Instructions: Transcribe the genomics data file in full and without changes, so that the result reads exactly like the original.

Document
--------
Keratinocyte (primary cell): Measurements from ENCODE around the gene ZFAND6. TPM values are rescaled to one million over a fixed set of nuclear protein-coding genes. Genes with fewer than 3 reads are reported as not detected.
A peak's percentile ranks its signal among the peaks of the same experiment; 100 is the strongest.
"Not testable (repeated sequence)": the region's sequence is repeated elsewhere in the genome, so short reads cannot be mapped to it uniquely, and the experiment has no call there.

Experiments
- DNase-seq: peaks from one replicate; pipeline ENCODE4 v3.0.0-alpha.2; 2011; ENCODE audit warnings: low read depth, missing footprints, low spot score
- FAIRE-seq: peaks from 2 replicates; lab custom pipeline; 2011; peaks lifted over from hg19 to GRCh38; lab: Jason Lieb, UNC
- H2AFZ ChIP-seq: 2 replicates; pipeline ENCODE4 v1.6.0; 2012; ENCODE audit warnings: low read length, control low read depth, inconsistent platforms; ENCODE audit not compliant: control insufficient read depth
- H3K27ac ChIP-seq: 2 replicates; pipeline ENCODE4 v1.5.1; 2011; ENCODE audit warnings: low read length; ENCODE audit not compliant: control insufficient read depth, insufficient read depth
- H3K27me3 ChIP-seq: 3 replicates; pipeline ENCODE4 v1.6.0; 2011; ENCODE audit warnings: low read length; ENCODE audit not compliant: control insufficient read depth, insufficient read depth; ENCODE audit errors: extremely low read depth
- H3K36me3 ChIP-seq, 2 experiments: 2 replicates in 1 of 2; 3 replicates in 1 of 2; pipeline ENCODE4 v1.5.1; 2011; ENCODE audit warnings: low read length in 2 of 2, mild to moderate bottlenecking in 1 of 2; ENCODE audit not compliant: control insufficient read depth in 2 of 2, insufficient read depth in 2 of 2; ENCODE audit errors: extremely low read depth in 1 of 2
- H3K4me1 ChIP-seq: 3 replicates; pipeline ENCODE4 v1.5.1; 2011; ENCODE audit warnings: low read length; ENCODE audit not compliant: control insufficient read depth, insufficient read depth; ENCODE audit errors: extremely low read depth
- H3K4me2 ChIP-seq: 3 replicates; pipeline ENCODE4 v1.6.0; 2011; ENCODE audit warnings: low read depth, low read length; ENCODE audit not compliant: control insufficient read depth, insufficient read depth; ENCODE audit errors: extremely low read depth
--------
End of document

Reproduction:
Keratinocyte (primary cell): Measurements from ENCODE around the gene ZFAND6. TPM values are rescaled to one million over a fixed set of nuclear protein-coding genes. Genes with fewer than 3 reads are reported as not detected.
A peak's percentile ranks its signal among the peaks of the same experiment; 100 is the strongest.
"Not testable (repeated sequence)": the region's sequence is repeated elsewhere in the genome, so short reads cannot be mapped to it uniquely, and the experiment has no call there.

Experiments
- DNase-seq: peaks from one replicate; pipeline ENCODE4 v3.0.0-alpha.2; 2011; ENCODE audit warnings: low read depth, missing footprints, low spot score
- FAIRE-seq: peaks from 2 replicates; lab custom pipeline; 2011; peaks lifted over from hg19 to GRCh38; lab: Jason Lieb, UNC
- H2AFZ ChIP-seq: 2 replicates; pipeline ENCODE4 v1.6.0; 2012; ENCODE audit warnings: low read length, control low read depth, inconsistent platforms; ENCODE audit not compliant: control insufficient read depth
- H3K27ac ChIP-seq: 2 replicates; pipeline ENCODE4 v1.5.1; 2011; ENCODE audit warnings: low read length; ENCODE audit not compliant: control insufficient read depth, insufficient read depth
- H3K27me3 ChIP-seq: 3 replicates; pipeline ENCODE4 v1.6.0; 2011; ENCODE audit warnings: low read length; ENCODE audit not compliant: control insufficient read depth, insufficient read depth; ENCODE audit errors: extremely low read depth
- H3K36me3 ChIP-seq, 2 experiments: 2 replicates in 1 of 2; 3 replicates in 1 of 2; pipeline ENCODE4 v1.5.1; 2011; ENCODE audit warnings: low read length in 2 of 2, mild to moderate bottlenecking in 1 of 2; ENCODE audit not compliant: control insufficient read depth in 2 of 2, insufficient read depth in 2 of 2; ENCODE audit errors: extremely low read depth in 1 of 2
- H3K4me1 ChIP-seq: 3 replicates; pipeline ENCODE4 v1.5.1; 2011; ENCODE audit warnings: low read length; ENCODE audit not compliant: control insufficient read depth, insufficient read depth; ENCODE audit errors: extremely low read depth
- H3K4me2 ChIP-seq: 3 replicates; pipeline ENCODE4 v1.6.0; 2011; ENCODE audit warnings: low read depth, low read length; ENCODE audit not compliant: control insufficient read depth, insufficient read depth; ENCODE audit errors: extremely low read depth